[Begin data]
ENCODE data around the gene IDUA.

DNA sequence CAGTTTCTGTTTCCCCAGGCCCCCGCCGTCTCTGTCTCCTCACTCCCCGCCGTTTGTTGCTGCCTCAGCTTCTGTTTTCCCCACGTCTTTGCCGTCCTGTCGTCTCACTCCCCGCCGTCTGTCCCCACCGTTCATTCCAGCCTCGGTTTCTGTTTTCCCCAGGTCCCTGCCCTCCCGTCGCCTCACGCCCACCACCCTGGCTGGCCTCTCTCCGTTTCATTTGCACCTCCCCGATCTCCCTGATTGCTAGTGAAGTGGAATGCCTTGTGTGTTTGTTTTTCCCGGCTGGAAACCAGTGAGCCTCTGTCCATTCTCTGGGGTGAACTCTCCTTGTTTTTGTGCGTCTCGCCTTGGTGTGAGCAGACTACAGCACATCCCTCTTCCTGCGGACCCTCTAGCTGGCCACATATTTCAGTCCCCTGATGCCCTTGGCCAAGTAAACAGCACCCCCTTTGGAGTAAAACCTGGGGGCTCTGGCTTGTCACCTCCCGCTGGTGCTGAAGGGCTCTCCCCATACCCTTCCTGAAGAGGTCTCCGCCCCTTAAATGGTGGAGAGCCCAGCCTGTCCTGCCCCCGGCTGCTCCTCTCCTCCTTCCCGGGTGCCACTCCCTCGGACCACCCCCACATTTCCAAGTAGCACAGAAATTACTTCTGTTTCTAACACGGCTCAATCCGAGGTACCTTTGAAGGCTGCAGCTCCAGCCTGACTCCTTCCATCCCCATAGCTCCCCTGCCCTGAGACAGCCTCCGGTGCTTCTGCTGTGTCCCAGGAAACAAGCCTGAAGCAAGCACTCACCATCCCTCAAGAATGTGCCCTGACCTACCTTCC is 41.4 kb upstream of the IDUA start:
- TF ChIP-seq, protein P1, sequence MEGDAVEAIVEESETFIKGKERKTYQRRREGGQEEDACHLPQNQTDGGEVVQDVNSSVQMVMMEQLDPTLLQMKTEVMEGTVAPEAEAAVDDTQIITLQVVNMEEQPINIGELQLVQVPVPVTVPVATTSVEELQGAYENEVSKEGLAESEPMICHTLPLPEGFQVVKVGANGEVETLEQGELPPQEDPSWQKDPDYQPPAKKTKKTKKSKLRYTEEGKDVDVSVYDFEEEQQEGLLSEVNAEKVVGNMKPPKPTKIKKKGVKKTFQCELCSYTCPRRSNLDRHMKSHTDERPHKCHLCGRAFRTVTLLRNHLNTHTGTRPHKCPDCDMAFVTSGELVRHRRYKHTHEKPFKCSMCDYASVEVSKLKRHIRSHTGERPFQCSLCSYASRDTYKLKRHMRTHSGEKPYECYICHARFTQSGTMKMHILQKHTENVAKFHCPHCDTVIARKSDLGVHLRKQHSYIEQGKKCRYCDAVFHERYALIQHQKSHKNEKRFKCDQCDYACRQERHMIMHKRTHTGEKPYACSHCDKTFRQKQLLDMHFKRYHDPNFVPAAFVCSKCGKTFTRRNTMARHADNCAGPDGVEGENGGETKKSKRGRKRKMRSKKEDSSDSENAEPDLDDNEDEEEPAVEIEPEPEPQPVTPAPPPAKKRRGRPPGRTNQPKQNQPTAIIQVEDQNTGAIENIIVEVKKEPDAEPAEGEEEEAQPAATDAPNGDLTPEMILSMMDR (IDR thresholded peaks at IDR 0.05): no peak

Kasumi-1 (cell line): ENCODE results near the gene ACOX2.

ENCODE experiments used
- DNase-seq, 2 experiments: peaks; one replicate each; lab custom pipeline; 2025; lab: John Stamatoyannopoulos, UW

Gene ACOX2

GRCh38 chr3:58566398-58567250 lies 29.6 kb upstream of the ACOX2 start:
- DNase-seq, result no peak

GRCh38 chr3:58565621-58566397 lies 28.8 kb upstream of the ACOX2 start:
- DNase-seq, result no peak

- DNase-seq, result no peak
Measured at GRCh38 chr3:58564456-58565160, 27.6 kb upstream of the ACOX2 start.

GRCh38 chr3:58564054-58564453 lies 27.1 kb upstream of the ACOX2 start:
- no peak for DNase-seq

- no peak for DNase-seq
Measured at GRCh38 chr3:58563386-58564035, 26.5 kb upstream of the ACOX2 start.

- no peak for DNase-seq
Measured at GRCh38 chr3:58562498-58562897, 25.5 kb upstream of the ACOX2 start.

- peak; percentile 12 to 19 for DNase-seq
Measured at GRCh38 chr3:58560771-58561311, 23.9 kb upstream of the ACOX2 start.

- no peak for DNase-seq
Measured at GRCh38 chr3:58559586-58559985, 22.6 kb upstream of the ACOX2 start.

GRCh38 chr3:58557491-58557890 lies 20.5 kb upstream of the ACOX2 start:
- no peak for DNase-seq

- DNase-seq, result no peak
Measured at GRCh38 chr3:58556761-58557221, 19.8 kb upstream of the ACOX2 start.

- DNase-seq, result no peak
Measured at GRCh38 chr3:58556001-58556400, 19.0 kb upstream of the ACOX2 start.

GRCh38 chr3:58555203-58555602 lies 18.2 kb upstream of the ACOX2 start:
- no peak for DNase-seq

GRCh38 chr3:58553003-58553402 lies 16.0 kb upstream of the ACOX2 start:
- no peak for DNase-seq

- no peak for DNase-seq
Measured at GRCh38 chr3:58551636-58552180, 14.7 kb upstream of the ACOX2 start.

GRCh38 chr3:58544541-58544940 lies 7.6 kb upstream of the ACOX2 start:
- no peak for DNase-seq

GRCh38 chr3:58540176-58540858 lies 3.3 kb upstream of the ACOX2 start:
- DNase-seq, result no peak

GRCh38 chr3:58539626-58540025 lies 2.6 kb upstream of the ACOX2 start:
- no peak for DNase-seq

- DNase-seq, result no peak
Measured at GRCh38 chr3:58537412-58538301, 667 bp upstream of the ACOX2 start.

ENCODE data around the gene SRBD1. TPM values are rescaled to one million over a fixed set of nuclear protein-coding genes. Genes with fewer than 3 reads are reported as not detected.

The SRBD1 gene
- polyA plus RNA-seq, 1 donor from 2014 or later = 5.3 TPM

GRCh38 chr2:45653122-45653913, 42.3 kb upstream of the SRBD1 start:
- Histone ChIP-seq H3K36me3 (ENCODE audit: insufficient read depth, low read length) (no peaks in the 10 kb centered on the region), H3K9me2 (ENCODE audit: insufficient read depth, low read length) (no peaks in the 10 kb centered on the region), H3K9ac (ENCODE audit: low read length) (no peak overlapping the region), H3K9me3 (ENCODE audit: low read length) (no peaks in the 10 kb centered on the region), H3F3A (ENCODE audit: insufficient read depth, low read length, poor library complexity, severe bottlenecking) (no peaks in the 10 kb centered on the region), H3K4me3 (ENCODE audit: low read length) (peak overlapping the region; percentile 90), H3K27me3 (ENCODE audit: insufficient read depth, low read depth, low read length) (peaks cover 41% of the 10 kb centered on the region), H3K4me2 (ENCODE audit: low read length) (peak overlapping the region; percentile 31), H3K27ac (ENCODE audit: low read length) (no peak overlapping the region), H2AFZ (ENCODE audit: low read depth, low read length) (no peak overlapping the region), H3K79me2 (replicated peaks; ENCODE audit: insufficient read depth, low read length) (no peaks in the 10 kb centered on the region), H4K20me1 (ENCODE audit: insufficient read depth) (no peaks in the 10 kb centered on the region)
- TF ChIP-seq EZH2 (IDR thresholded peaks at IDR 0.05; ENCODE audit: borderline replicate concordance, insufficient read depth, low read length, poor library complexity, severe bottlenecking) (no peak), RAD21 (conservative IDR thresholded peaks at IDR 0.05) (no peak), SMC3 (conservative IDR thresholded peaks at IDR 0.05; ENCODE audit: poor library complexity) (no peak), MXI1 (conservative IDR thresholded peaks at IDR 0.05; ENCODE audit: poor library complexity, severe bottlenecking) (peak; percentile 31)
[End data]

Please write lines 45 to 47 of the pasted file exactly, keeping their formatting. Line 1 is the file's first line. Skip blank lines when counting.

The SRBD1 gene
- polyA plus RNA-seq, 1 donor from 2014 or later = 5.3 TPM

GRCh38 chr2:45653122-45653913, 42.3 kb upstream of the SRBD1 start: